The atrium central staircase is an act of paradox: an acute involution of inflexible materials around a softer hexagonal social area presenting an unusual mix of refined textiles and raw materials.

Brutalism was the Federal Government’s de rigueur style during the 1970s; but tucked away at The Catholic University of America, a new player entered the field, in the form of a quieter, more pensive expression that emerged in divergent transition to the Federal Government’s translation of the Brutalist aesthetic.

In 1965, candidates for the Master of Arts in English, at The Catholic University of America, were asked during their comprehensive examinations to ruminate on a complexly layered observation made by Mark Shorer in the foreword of Society and Self in the Novel, a 1955 treatise edited by Shorer in which he made the following annunciation:

“…the problem of the novel has always been to distinguish between these two, the self and society, and at the same time to find suitable structures that will present them together.”

The central staircase appears dramatic in the morning sunlight due to the striking contrasts created by the deep shadows of the opposing faces.

From an interdisciplinary standpoint, the ontological consideration of the parallels, partitions and implications of what is real, what is imagined, and what can become, is one of the core considerations of designing a building—in other words: how to reconcile between anthropocentricity and design aesthetics to create a unified conversation between these aspects that are at times in harmonious communication and at other times in discordant miscommunication. The design of CUA’s Aquinas Hall squares this circle because the building was not designed through a psycho-social lens but rather as a form of psycho-geographical praxis in which scale is downplayed and the viewer’s gaze is shifted to the granular level. In this context, the juxtaposition of raw, coarse, unpolished, imperfect, cacophonous materiality results in theatric, unexpected geometries.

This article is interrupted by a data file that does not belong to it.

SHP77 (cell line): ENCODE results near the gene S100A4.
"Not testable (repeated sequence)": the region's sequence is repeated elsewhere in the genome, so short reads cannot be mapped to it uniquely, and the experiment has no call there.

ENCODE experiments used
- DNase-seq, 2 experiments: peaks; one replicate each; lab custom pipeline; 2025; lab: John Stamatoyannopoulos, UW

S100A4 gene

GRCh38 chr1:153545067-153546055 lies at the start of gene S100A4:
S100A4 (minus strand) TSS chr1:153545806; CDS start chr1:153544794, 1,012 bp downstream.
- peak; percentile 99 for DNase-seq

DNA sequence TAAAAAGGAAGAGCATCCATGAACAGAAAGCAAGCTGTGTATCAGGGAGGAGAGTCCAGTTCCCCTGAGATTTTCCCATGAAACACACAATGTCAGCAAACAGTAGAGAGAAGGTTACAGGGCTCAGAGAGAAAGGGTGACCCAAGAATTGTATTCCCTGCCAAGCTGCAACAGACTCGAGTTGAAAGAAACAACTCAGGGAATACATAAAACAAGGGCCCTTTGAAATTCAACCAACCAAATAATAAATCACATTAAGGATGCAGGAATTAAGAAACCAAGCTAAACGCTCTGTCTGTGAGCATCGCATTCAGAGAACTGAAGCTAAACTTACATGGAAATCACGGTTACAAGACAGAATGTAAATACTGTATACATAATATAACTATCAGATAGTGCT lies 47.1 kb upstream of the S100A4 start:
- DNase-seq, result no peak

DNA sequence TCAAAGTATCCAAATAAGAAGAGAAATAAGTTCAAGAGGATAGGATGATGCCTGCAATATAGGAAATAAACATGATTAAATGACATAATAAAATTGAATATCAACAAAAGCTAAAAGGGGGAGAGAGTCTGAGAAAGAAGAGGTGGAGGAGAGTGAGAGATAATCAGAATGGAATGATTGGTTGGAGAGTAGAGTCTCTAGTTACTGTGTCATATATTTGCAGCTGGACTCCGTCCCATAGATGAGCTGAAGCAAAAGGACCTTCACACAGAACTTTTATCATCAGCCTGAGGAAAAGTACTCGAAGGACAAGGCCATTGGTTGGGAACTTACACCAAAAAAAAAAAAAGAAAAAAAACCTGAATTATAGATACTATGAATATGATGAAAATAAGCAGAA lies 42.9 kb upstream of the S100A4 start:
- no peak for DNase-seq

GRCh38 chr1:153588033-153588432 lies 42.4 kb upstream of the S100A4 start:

A melodic, psychogeographic exploration of the geometry and materiality of the Brutalist home of The Catholic University of America’s Archives.

Images and video of Aquinas Hall are by the author, Juan-Pablo Gonzalez.

The Archivist’s Nook: A Different Aria – Opera, NBC, and CUA

Costuming prep for The Juggler
Costuming prep for The Juggler. School of Music Records, American Catholic History Research Center and University Archives.

This week’s post is guest authored by Marielle Gage, a CUA graduate student in History.

“My, how times have changed!”

Who hasn’t heard some variety of that phrase, if perhaps not in as stilted, “proper” phrasing as above? It’s often an overwrought sentiment, immediately followed by a “when I was your age…” or nostalgia of times past (that everyone complained about at the time) now seen through golden lenses. But in some cases, the sentiment is more than fair.

Take, for example, television. A hundred years ago, no one owned a television. Even thirty years later, during World War II, President Franklin D. Roosevelt relied on the radio, not television, to broadcast his “fireside chats” to the nation. And ten years after that, there were three regular channels broadcasting, one of which had no problem dedicating four Sunday afternoons to opera in the summer of 1959.

A scene from The Cage
A scene from The Cage. School of Music Records, American Catholic History Research Center and University Archives.